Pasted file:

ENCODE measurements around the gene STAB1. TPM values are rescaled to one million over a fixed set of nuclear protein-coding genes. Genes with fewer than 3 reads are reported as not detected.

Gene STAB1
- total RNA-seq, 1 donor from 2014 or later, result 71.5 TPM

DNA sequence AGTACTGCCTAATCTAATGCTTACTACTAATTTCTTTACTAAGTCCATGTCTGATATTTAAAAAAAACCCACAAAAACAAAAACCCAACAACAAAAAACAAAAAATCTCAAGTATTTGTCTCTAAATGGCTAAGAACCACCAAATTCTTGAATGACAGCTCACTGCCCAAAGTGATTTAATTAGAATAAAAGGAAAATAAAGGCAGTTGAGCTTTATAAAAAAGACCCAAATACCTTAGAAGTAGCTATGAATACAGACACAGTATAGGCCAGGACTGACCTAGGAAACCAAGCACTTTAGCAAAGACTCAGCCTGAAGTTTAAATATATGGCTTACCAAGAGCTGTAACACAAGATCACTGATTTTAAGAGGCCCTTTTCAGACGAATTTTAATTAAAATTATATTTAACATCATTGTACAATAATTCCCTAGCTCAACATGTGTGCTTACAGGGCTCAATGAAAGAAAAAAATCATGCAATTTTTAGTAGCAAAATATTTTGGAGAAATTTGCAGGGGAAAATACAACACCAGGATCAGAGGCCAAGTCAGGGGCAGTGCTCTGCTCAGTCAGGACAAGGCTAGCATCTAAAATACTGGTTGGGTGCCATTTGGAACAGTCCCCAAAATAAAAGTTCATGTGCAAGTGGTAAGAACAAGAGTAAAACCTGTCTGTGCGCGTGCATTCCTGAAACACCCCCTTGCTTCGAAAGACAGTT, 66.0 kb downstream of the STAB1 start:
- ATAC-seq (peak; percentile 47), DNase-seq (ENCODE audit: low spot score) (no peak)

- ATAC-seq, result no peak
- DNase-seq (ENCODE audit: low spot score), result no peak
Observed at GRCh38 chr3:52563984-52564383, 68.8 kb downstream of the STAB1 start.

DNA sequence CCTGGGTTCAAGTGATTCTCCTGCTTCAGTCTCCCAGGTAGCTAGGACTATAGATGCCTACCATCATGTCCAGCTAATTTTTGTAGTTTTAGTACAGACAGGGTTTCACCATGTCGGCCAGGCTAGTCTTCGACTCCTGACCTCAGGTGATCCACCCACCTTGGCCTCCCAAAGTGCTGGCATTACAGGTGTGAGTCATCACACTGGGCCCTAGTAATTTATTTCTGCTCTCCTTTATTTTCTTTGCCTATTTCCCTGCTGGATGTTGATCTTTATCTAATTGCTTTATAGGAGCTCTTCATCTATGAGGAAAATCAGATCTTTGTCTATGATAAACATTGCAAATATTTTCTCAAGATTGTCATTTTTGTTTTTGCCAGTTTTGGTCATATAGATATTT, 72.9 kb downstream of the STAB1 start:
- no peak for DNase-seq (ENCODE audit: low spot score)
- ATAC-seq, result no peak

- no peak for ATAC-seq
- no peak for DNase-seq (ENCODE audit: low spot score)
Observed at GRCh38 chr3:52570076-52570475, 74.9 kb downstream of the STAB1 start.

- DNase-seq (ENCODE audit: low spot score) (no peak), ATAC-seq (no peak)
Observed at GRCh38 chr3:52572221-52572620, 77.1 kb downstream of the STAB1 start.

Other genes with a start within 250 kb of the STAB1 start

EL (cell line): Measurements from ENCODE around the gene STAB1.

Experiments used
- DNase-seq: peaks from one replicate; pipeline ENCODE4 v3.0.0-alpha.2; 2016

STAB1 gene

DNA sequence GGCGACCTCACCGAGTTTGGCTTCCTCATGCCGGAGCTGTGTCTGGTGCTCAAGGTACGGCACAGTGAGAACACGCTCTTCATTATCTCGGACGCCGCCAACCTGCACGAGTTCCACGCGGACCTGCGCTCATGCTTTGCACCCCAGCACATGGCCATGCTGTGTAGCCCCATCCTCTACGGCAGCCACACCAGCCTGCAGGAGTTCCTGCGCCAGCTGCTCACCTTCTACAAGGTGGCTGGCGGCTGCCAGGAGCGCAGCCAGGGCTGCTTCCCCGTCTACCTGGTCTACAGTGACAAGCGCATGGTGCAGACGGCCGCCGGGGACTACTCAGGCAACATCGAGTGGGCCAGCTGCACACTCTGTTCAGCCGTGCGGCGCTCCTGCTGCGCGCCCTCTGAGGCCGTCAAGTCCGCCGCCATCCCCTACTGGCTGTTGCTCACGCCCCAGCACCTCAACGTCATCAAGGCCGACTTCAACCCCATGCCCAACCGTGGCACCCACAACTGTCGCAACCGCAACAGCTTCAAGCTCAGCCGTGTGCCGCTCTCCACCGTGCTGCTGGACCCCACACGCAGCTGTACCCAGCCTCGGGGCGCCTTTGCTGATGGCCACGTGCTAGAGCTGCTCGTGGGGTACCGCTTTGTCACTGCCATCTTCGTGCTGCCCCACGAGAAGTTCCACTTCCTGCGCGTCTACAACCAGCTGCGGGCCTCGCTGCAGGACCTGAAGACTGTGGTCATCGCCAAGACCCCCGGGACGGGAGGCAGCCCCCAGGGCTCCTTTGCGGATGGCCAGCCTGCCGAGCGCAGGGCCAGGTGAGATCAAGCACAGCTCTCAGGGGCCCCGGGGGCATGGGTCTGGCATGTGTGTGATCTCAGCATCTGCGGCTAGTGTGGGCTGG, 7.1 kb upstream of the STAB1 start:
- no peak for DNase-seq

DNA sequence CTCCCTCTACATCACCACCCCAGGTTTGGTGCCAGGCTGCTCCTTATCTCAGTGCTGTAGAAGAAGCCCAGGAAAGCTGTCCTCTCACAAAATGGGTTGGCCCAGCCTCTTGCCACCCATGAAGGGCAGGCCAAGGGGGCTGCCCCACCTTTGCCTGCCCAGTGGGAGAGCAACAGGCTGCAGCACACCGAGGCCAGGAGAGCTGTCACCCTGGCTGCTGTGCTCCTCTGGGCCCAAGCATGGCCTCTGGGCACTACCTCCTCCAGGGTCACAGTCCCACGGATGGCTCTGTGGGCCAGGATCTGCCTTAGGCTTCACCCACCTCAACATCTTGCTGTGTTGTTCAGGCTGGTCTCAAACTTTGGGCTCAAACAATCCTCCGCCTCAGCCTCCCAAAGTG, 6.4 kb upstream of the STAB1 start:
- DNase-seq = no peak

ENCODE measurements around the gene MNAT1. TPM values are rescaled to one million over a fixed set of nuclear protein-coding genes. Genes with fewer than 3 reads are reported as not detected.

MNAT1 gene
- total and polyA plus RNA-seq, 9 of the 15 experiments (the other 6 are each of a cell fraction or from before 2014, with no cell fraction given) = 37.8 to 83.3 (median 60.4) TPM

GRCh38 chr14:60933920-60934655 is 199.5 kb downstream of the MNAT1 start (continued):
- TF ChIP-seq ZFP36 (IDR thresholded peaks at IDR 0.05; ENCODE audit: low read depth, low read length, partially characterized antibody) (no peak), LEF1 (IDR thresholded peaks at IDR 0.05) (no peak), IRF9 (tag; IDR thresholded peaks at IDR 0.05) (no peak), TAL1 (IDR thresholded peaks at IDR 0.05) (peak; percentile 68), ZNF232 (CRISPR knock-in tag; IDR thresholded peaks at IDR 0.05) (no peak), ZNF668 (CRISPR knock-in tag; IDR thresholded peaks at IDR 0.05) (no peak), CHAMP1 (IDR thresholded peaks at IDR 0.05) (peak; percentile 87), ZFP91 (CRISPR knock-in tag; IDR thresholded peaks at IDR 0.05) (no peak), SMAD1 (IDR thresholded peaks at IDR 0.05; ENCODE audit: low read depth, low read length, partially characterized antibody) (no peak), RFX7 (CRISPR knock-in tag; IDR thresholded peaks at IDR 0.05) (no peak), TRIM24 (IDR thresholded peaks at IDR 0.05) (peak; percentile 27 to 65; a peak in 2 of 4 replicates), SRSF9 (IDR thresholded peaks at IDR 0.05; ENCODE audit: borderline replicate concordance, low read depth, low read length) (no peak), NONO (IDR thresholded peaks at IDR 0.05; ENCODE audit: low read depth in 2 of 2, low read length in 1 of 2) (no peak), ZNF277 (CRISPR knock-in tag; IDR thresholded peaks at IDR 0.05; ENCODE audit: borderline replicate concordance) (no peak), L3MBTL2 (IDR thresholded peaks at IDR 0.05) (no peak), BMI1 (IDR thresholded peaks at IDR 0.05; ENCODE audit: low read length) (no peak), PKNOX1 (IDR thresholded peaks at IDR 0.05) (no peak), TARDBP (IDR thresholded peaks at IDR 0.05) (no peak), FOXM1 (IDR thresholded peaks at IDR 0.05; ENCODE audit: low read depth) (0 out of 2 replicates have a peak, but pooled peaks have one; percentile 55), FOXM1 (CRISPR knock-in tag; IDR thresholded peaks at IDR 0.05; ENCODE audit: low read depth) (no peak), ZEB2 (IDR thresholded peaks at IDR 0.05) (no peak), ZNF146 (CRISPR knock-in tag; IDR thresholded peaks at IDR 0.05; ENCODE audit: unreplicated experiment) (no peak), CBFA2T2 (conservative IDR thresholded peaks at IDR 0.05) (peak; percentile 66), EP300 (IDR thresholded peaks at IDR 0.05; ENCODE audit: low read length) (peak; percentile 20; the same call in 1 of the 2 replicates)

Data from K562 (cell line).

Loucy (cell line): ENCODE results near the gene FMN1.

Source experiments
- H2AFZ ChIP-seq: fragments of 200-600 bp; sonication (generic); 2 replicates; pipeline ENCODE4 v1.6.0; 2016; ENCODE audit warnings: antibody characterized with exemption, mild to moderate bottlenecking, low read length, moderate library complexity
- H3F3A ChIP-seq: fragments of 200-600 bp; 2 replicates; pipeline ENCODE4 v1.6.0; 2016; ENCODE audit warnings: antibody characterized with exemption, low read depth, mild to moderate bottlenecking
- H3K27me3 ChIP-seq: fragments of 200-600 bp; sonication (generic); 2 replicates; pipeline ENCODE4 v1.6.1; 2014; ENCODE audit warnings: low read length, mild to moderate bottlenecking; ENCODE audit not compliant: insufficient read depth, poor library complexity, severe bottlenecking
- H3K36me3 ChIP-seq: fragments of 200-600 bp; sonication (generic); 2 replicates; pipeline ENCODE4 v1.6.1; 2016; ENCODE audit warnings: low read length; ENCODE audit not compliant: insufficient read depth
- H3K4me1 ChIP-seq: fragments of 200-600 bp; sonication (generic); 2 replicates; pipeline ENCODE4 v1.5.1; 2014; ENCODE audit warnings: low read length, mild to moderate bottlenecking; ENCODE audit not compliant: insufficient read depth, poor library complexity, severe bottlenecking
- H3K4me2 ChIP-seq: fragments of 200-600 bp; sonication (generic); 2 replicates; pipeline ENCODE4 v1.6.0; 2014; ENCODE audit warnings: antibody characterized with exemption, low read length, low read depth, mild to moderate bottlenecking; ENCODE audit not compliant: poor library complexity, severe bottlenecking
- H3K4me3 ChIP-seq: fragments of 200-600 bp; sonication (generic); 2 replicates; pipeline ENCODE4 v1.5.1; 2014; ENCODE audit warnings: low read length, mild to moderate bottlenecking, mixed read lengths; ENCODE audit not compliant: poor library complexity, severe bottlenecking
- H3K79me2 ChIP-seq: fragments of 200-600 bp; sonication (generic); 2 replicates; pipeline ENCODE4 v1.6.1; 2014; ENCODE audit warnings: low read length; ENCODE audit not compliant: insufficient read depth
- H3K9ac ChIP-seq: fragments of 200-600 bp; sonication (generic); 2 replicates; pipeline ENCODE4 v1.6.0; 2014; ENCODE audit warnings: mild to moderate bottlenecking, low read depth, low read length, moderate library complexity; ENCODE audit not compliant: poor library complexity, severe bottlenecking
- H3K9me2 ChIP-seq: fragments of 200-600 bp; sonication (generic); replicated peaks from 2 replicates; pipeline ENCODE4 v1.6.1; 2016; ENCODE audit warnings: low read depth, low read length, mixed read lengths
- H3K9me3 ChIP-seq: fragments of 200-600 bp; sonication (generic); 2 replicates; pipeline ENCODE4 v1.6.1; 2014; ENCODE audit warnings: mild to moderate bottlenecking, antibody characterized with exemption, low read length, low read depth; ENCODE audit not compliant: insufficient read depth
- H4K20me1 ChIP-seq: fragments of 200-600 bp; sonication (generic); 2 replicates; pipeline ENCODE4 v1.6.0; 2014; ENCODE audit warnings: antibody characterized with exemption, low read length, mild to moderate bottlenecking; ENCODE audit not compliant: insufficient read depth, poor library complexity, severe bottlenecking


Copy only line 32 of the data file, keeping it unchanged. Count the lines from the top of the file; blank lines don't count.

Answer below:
Loucy (cell line): ENCODE results near the gene FMN1.